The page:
The ordinance contains provisions for commercial and residential reviews of external improvements.  In the case of Planning Board and Board of Adjustment applications, the ordinance will be implemented by those Boards respectively.  In the case of  improvements requiring permits only, a Main Street Corridor Design Review Committee will provide the review before permits will be issued. 


      In most cases, the design criteria are voluntary for residences and binding for commercial properties.  Zoning regulations for locations of structures are applicable to both.  Any questions dealing with your specific property should be directed to the Zoning Officer.




    • What types of documentation are required for the various Land Use Applications to the Board of Adjustment and the Planning Board?


      The Borough of Mendham has developed a Land Use Application Checklist that is inclusive of all application types.  By referring to the checklist in the Land Use Forms section, and then identifying the application type and selecting the information identified with the dots, the applicant can determine the extent of the requirements.  If the property is a rental, the landlord’s assistance is generally necessary. Depending on the type of application, the applicant may require the assistance of an attorney, architect, engineer or other professional.  This checklist is completed by the applicants and must be submitted with the documentation and the application when filing.

    • When is Historic Preservation Commission approval required?


      Historic Preservation Commission approval is required for businesses and residences in the Historic District making any external improvements requiring building permits.  The Historic Preservation Commission reviews all “permit only” applications and determines approval.  In the case of Planning Board or Board of Adjustment applications, the Historic Preservation Commission makes a recommendation to the appropriate Board which has the ultimate authority.  Examples of some of the approvals required can be viewed in the HPC forms section under “HPC review requirement examples”.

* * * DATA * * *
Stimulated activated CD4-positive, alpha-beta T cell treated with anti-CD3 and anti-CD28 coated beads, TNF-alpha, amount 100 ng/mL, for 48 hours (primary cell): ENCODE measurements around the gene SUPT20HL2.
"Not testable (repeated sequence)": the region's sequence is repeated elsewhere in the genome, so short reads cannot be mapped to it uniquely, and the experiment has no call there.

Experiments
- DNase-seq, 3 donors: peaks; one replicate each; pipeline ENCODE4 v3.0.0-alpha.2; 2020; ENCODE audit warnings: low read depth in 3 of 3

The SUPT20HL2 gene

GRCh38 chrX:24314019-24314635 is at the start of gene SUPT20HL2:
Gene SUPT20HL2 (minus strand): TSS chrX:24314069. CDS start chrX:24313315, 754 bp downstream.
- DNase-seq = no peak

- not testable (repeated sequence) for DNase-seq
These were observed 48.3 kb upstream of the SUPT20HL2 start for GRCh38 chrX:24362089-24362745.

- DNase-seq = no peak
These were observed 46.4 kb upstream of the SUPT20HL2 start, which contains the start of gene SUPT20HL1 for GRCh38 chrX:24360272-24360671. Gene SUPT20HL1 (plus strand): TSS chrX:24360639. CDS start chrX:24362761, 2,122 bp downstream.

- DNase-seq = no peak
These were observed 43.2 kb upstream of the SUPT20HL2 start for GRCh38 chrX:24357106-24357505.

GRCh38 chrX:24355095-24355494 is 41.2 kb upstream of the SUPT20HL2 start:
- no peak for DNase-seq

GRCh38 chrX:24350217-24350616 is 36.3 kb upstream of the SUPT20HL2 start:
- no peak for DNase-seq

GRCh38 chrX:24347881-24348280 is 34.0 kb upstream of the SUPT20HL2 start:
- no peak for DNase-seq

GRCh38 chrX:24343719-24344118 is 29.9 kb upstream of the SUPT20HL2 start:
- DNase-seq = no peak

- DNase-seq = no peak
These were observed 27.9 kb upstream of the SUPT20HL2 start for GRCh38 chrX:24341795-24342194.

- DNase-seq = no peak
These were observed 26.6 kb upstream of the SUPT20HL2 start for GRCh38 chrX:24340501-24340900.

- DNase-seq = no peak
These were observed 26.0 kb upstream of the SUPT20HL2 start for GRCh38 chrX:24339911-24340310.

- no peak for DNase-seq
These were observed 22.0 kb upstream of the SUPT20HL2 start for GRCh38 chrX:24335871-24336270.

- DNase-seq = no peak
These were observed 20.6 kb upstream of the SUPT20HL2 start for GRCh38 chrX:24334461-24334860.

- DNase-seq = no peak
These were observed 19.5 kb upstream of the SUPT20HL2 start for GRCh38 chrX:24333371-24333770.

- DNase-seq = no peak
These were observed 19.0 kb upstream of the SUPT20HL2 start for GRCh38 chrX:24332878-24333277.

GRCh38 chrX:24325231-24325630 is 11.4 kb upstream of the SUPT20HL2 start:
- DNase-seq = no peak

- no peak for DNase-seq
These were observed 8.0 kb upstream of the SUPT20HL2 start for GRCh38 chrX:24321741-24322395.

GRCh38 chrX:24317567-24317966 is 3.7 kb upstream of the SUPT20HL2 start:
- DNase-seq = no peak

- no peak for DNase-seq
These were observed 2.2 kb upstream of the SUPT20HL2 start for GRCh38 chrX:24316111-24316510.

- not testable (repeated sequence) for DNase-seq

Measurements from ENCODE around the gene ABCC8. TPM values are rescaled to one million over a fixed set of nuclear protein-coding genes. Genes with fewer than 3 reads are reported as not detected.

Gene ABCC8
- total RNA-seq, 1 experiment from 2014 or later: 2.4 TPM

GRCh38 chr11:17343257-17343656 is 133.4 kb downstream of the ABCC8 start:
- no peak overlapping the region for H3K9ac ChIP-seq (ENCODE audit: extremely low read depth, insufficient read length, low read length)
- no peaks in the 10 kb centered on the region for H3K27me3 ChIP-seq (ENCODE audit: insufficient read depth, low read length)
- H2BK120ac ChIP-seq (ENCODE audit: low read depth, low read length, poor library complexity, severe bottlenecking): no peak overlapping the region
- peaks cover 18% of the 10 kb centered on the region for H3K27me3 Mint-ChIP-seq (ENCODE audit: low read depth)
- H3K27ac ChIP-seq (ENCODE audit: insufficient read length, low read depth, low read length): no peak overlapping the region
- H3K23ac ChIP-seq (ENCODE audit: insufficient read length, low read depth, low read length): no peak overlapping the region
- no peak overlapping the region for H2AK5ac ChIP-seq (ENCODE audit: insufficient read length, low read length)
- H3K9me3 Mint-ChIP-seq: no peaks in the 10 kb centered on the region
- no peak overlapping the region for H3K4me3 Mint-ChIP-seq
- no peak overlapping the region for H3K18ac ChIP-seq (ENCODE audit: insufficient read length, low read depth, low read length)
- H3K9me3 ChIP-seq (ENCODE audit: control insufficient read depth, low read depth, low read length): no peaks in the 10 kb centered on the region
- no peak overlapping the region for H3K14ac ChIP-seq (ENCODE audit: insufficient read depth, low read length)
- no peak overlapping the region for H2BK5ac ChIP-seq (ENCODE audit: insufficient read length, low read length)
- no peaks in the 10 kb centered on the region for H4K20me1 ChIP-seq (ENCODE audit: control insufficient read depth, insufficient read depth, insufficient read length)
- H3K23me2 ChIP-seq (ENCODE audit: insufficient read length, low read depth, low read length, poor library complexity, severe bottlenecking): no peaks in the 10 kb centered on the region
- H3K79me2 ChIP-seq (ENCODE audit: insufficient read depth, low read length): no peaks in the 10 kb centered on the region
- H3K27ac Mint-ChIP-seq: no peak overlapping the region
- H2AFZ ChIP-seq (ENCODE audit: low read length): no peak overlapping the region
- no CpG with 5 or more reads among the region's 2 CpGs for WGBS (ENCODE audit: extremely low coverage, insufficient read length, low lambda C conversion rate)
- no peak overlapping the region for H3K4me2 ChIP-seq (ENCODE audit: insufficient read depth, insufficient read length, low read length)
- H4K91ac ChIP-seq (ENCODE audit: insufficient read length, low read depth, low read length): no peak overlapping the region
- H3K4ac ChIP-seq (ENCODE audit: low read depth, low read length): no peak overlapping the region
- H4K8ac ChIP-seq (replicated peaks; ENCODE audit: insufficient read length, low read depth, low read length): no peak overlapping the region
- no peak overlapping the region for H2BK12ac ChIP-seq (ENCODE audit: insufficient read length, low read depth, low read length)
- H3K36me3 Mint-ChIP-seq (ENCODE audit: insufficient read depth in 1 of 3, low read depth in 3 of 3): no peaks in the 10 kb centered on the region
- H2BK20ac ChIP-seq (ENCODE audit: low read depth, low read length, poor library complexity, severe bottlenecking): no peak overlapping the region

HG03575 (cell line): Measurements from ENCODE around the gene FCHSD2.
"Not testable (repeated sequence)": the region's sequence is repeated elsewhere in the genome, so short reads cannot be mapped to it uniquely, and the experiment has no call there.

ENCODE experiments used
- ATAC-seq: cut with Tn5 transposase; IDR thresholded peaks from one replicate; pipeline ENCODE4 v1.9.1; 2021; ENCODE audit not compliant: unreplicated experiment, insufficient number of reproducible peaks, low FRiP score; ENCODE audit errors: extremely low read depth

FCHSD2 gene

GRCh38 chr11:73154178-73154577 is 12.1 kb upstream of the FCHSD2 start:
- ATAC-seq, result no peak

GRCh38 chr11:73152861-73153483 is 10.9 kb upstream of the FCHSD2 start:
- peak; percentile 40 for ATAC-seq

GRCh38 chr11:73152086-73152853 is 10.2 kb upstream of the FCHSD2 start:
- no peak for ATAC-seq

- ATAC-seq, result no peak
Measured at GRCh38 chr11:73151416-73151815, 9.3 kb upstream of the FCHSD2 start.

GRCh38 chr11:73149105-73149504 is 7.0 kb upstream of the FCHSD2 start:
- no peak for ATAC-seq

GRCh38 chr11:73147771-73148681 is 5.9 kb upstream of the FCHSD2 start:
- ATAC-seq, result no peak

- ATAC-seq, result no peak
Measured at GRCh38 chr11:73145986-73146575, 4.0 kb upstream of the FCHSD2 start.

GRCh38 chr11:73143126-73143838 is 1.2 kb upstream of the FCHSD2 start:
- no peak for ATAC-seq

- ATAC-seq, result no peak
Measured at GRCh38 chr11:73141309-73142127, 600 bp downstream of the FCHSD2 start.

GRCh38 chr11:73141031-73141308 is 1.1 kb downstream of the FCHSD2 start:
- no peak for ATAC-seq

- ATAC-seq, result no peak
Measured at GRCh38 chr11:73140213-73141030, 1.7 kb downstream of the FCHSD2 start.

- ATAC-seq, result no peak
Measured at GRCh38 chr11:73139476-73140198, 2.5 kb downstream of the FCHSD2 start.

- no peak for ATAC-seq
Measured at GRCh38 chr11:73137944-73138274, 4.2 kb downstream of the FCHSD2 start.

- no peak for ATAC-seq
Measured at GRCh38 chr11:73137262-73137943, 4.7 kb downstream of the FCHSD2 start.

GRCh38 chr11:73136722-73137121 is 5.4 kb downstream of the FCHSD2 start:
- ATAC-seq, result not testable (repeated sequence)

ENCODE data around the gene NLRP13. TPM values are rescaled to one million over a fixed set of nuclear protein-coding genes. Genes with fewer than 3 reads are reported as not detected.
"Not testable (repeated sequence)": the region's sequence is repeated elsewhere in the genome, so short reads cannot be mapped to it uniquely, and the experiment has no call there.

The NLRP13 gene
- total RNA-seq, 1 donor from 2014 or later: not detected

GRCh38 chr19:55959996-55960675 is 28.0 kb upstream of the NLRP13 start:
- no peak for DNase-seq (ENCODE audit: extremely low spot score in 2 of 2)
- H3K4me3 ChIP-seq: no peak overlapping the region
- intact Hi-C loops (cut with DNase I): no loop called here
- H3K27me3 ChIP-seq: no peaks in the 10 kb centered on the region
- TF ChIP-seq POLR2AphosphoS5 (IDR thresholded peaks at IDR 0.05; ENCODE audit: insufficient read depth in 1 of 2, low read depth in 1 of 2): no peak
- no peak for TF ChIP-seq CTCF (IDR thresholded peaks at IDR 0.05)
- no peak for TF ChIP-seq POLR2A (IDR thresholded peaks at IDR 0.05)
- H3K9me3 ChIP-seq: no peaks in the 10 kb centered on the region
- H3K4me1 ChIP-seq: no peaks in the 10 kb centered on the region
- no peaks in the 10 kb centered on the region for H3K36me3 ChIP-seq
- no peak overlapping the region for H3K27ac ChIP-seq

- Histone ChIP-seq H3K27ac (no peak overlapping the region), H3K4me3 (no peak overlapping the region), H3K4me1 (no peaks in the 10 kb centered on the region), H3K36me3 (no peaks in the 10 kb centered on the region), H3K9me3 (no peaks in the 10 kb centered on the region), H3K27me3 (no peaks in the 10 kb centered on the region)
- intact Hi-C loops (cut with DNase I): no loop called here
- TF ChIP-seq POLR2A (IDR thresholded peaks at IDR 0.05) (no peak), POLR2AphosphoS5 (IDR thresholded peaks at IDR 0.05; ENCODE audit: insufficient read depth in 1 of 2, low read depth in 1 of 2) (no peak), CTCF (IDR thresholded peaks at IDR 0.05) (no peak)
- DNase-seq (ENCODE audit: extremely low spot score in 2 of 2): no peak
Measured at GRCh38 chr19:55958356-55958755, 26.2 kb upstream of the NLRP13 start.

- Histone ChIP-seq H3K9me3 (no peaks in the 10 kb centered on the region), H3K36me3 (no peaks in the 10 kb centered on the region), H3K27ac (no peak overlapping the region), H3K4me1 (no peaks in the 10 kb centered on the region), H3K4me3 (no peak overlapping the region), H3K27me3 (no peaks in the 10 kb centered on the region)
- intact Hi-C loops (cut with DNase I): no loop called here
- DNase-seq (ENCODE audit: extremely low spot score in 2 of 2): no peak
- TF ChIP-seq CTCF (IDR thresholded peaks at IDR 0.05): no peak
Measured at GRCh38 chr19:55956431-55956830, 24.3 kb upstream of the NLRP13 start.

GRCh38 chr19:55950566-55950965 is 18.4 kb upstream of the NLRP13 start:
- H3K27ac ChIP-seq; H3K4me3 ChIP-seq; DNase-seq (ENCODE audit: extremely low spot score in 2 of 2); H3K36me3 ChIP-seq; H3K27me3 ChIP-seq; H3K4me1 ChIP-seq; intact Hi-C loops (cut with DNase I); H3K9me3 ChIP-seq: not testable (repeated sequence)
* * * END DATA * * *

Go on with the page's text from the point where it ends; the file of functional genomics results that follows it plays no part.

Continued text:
• Police Department
    • Did you notice a Street Light out?
      If you notice that a street light is out you can contact the Police Department by sending us an email at or you may call us at 973-543-2545.  When contacting us please give us the location of the pole and the nearest cross street.
Stormwater Management
  • Stormwater Management
    • How can I landscape my yard in ways to reduce runoff and protect the environment?

      Planting trees is one way to protect land and local streams from the damage caused by excessive runoff and erosion. Trees have long been appreciated for their beauty, but their help in minimizing erosion is not as well known. Landscaping by planting shrubs, trees and ground covers has definite environmental benefits and enhances the appearance and value of property. Realtors suggest that mature trees increase the value of homes as well as the speed of sale.

      Plants and trees can create outdoor rooms where you and your family can work and play. Well-planned landscaping can reduce heating and cooling costs for your house by as much as 30 percent. New shrubs and trees may attract birds and wildlife. Trees, shrubs and ground cover also require less maintenance than grass. Because trees and shrubs require less fertilizer and fewer herbicides than grass, the chances of polluting streams is minimized.

      Another possibility is landscaping for wildlife. By selecting appropriate plants, landscaping can both reduce water pollution and serve wildlife. Four basic elements are needed for wildlife: food, water, shelter and space. Food can be supplied through vegetation that provides seeds, nuts or berries. Water, if not available nearby as a stream or lake, can be provided as a small pool or pond. Vegetation, a pond or even a brush pile can serve as shelter, providing protection from predators and the weather. Space needs vary among wildlife but include enough room to reproduce, find food and carry on the different stages of their life cycle. The specifics depend on whether you are trying to attract a variety of wildlife or a certain species, such as butterflies or hummingbirds. For more information, contact DEP Division of Fish, Game and Wildlife, CN 400, Trenton, NJ 08625-0400.